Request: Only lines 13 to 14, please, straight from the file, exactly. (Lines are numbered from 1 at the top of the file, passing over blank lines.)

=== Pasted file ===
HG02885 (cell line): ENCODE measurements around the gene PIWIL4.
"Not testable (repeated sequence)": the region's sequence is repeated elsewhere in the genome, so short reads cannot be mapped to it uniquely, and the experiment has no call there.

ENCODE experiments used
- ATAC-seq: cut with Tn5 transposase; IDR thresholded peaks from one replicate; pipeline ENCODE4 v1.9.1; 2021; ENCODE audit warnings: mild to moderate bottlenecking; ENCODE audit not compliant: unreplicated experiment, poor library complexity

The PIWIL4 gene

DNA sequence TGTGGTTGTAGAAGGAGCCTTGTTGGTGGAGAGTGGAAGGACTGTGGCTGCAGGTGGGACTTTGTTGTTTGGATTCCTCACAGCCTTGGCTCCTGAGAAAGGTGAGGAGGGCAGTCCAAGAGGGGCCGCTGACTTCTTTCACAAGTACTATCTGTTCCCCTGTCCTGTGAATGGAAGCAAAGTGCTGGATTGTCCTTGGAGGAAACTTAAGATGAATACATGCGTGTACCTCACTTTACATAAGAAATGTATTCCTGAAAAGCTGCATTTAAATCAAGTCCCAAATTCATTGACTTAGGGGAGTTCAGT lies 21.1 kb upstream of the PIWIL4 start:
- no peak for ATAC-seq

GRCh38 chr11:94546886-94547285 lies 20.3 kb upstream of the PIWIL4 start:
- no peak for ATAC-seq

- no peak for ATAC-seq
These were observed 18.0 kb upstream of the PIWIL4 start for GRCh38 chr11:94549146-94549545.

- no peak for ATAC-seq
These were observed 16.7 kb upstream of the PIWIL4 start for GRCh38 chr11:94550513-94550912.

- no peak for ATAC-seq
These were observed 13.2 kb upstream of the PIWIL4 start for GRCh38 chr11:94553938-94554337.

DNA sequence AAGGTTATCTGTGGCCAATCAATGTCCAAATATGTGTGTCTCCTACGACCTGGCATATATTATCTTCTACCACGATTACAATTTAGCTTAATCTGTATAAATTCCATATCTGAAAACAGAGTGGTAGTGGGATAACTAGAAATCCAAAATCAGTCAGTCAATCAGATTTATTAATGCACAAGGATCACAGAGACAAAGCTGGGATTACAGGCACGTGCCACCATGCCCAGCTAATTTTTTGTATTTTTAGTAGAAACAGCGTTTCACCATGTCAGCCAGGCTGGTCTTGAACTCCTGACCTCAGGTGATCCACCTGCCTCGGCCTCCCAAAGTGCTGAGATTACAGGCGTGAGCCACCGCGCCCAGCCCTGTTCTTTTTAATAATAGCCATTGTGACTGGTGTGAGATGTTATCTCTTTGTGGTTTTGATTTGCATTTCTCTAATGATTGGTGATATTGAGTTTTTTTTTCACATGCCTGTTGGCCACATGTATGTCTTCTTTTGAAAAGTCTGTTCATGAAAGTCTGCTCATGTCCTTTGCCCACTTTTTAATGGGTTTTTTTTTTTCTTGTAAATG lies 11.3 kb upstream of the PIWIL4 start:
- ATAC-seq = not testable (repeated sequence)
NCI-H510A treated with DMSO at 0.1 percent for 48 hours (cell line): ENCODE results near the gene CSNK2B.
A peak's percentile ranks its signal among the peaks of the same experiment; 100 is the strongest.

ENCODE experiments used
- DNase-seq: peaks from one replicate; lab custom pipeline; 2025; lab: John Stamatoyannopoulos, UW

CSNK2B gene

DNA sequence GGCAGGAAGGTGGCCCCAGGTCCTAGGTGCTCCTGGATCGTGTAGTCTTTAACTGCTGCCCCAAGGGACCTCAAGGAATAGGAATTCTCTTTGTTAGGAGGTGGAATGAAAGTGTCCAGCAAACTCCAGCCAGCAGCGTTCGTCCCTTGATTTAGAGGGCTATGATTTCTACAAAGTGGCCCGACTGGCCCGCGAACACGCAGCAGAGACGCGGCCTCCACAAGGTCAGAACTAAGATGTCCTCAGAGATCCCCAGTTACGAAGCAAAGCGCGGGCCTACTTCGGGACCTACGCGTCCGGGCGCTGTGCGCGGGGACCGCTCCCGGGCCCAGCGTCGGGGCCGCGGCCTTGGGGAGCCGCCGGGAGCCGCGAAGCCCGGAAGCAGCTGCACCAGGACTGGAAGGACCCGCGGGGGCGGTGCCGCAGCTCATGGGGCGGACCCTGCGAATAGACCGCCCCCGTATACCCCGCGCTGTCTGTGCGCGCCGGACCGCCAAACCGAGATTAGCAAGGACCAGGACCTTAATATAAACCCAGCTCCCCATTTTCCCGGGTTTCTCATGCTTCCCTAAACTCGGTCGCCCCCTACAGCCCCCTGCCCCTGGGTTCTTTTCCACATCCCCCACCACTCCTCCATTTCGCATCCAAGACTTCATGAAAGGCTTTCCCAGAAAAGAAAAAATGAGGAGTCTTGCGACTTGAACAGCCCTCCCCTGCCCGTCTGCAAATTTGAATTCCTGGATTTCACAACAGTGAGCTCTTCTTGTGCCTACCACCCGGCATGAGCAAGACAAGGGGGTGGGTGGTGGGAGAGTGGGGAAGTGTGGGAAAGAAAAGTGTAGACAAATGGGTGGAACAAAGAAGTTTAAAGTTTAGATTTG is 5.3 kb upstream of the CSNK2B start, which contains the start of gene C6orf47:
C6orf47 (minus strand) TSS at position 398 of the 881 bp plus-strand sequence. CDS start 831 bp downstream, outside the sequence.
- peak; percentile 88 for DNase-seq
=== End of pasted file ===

These were observed 16.7 kb upstream of the PIWIL4 start for GRCh38 chr11:94550513-94550912.

- no peak for ATAC-seq